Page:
21 Jun 2011 : Column 48WH

be addressed, from awareness-raising and understanding to effective prevention and early detection, the challenges of securing prosecutions and the need to support victims and their families. We are committed to working with partners to develop over the summer an action plan to safeguard children and young people from sexual exploitation. The hon. Lady said that she welcomed this work and I am grateful for her support, which I am sure will be ongoing.

We are still in the early stages of developing the action plan so I cannot announce details today. However, I can say that it will build on existing guidance and our developing understanding of this dreadful abuse, including through local agencies’ work around the country. It will include work on effective prevention strategies, identifying those at risk of sexual exploitation, supporting victims and taking robust action against perpetrators. A key element of the action plan will be ensuring that the wide range of work currently taking place on child sexual exploitation is complementary and comprehensive. The action plan will take account of CEOP’s thematic assessment of on-street grooming, which will be published shortly. It will also reflect the recently announced two-year enquiry into child sexual exploitation to begin later this year, which will be conducted by the office of the Children’s Commissioner.

There is also the university of Bedfordshire two-year research project, which I just mentioned, funded by Comic Relief—a worthwhile use of its funds—and due to be published in October, on preventing the sexual exploitation of children and young people. I expect there to be a good deal of learning in each of those projects, and in others taking place around the country, such as the Safe and Sound project in Derby—I pay tribute to Sheila Taylor MBE who is now chairman of the National Working Group on sexual exploitation—Barnardo’s 22 sexual exploitation services, and the work being carried out by the Coalition for the Removal of Pimping.

Underpinning much of this is the Munro review of child protection on which we had a very good debate in the House only the other week, in which the hon. Lady took part. I was pleased that Professor Munro specifically mentioned in her report the issue of child sexual exploitation, and the important role of local safeguarding children boards. The report stresses the importance of re-focusing the child protection system on the needs and experiences of children and young people. Professor Munro’s fundamental analysis is that the system has become too focused on compliance with unnecessary rules and procedures, and professionals have spent less time actually helping—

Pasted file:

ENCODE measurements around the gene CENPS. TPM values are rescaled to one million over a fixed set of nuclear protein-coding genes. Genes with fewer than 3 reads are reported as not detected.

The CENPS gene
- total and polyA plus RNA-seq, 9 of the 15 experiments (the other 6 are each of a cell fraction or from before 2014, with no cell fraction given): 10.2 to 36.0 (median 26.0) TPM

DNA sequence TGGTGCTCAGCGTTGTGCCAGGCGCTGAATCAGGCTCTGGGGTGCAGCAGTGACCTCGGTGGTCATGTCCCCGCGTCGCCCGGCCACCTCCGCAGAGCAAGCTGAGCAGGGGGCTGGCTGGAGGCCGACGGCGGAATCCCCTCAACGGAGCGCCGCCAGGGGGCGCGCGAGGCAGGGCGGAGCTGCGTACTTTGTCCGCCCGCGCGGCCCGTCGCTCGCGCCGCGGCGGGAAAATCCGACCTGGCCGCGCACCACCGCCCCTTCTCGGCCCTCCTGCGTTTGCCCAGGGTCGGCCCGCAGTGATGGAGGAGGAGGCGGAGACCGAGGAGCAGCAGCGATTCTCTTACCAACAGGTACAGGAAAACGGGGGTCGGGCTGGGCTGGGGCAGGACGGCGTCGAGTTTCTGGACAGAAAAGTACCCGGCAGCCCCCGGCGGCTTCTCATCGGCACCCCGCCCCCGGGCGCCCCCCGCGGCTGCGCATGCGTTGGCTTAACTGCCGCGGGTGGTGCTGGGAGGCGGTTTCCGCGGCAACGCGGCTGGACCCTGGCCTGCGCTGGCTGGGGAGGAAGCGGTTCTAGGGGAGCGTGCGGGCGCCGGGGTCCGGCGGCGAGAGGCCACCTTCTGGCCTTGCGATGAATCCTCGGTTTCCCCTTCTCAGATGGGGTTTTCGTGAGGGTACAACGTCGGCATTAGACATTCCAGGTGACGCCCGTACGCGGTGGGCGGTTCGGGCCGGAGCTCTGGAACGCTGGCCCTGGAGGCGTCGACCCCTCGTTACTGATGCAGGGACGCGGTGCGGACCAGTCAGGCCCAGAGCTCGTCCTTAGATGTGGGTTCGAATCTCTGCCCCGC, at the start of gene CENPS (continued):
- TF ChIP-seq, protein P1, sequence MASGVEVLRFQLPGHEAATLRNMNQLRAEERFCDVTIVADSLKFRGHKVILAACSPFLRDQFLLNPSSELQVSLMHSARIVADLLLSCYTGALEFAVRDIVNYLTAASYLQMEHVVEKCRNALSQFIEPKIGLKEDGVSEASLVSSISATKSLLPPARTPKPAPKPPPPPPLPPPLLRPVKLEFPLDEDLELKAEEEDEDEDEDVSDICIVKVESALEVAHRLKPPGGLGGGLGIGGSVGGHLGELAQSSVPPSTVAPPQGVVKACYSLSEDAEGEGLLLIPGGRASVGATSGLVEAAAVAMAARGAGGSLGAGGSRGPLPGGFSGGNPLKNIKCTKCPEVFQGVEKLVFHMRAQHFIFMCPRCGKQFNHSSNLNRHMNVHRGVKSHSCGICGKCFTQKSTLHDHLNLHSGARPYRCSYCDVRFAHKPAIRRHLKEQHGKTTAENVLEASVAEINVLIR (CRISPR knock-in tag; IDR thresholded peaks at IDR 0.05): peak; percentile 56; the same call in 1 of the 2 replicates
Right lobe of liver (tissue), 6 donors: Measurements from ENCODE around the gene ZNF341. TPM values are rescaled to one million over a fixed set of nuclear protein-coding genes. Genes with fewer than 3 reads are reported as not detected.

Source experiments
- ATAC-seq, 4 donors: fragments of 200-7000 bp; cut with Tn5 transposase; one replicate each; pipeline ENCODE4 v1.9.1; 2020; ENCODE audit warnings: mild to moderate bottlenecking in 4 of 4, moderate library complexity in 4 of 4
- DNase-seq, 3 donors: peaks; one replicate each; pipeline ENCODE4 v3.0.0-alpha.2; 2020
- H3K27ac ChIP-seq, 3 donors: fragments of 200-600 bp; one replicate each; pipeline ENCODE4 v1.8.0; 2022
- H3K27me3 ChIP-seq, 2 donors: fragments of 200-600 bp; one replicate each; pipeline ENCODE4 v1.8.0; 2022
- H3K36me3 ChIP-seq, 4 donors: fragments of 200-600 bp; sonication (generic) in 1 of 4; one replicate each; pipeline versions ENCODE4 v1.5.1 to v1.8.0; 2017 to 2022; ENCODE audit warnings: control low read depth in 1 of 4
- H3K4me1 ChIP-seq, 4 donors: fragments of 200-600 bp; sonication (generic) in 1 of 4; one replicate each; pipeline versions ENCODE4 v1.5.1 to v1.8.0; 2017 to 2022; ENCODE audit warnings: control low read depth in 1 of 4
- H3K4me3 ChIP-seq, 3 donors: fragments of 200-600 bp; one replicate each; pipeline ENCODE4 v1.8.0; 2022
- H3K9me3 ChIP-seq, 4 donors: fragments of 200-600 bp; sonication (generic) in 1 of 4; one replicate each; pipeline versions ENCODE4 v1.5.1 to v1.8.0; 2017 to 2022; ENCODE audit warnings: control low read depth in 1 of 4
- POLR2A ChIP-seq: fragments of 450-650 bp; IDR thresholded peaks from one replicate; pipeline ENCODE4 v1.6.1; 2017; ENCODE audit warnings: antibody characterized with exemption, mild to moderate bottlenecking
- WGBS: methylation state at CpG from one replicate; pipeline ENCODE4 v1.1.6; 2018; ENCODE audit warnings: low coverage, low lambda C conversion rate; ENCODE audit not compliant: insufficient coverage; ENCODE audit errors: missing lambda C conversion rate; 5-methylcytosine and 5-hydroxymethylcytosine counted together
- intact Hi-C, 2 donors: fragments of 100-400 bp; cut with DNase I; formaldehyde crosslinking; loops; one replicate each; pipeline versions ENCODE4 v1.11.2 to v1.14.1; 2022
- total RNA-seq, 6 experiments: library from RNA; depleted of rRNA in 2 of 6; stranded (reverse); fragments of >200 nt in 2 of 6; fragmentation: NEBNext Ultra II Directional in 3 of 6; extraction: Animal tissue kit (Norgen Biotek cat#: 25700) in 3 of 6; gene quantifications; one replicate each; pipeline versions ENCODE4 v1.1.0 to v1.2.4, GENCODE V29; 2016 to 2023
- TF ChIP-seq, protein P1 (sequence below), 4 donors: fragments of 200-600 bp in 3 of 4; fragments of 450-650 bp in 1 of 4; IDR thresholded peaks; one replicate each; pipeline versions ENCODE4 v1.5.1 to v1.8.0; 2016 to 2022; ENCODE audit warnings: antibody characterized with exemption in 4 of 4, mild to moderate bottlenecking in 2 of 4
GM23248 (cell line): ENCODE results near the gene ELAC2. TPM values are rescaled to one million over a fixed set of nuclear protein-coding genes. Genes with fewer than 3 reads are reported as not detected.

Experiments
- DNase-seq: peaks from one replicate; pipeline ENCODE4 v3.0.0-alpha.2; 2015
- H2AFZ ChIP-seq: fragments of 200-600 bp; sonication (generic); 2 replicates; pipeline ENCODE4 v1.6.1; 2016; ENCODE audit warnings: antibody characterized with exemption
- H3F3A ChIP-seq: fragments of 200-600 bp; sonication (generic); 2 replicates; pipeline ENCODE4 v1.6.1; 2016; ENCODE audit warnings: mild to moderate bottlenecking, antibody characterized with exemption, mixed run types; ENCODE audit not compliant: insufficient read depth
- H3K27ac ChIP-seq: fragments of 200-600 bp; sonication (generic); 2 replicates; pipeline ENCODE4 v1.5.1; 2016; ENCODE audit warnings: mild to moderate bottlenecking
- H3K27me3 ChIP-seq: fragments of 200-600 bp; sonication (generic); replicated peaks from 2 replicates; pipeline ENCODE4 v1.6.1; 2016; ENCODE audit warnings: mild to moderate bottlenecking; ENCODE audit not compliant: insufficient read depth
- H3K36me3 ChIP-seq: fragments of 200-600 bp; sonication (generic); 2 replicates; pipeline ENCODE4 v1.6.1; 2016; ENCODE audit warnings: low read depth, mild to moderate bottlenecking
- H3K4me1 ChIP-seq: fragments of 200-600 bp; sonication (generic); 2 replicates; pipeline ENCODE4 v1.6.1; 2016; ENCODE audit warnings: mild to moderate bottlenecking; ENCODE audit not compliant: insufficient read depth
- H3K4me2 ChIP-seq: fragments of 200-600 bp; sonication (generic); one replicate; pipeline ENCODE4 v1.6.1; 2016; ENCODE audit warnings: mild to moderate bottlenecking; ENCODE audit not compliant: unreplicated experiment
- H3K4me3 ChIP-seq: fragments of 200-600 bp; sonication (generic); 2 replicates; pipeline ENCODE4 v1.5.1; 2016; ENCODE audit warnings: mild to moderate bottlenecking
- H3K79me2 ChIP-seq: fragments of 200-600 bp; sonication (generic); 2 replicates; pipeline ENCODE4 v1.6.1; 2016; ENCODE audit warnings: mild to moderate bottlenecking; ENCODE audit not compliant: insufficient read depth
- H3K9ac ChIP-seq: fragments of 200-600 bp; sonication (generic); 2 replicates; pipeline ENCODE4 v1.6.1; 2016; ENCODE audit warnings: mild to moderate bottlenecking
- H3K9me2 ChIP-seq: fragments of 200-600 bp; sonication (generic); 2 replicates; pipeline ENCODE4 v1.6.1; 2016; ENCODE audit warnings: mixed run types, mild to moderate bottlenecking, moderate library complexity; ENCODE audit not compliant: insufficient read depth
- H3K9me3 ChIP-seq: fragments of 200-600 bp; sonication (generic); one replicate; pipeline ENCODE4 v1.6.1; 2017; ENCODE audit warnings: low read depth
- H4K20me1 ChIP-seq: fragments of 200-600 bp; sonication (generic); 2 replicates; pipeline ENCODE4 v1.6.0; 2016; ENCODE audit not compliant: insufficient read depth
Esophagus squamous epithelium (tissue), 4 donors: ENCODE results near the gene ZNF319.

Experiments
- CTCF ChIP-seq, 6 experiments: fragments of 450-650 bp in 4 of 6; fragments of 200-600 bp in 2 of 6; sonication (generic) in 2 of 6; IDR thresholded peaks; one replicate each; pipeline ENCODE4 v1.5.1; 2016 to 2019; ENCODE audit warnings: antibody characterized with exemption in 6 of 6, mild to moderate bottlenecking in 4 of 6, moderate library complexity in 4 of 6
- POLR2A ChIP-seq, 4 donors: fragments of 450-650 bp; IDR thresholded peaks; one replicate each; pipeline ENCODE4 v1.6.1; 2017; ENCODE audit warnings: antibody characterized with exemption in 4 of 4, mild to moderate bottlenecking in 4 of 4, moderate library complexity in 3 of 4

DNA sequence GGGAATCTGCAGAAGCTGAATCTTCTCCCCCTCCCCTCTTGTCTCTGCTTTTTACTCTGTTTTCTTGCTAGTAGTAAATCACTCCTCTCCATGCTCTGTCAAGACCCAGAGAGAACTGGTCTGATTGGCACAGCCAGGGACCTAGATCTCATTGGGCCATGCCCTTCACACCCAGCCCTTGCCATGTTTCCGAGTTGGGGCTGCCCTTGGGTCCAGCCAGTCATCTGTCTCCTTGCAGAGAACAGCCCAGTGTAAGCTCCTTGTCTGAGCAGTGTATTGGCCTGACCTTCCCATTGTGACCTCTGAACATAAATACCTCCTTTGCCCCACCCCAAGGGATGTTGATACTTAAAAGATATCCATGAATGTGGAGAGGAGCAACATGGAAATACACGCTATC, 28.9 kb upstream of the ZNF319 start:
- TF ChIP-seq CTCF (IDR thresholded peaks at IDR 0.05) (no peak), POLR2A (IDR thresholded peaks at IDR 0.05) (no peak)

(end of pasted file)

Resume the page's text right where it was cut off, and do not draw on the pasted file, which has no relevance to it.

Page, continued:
Mr Dai Havard (in the Chair): Order. That was breathless, Minister, if not breathtaking. I am sure that you will write with any important information that has not been covered. We will now move on to the next debate.

21 Jun 2011 : Column 49WH

Leeds United

12.30 pm

Damian Collins (Folkestone and Hythe) (Con): It is a pleasure, Mr Havard, to serve under your chairmanship today.

This debate is focused on the case of Leeds United, but it is relevant to the governance of football in general and in particular to the rules regarding the insolvency of football clubs. I believe that the case of Leeds United should compel the Government to press the football authorities to provide greater clarity on the administration of the rules on club ownership. I also believe that a formal review should be conducted into the unanswered questions concerning the insolvency and administration of the club, and its ultimate takeover by Ken Bates.

The business failure of Leeds United was a cause of great distress to the fans of the club, costing millions of pounds in unpaid tax and leaving local businesses out of pocket. And yet former players, such as Danny Mills, were able to claim in full for more than £200,000 in unpaid wages while west Yorkshire’s ambulance authority received only a few pence in the pound for its debt, which was worth nearly £9,000. That is because of the football creditors’ rule, which even the chairman of the Football League says he cannot “defend the morality of”. Nevertheless, the rule continues to exist, and those of us who are members of the Select Committee on Culture, Media and Sport have pressed vigorously, as part of our report into the governance of football, for it to be reviewed and ultimately got rid of. It has no place in the modern game.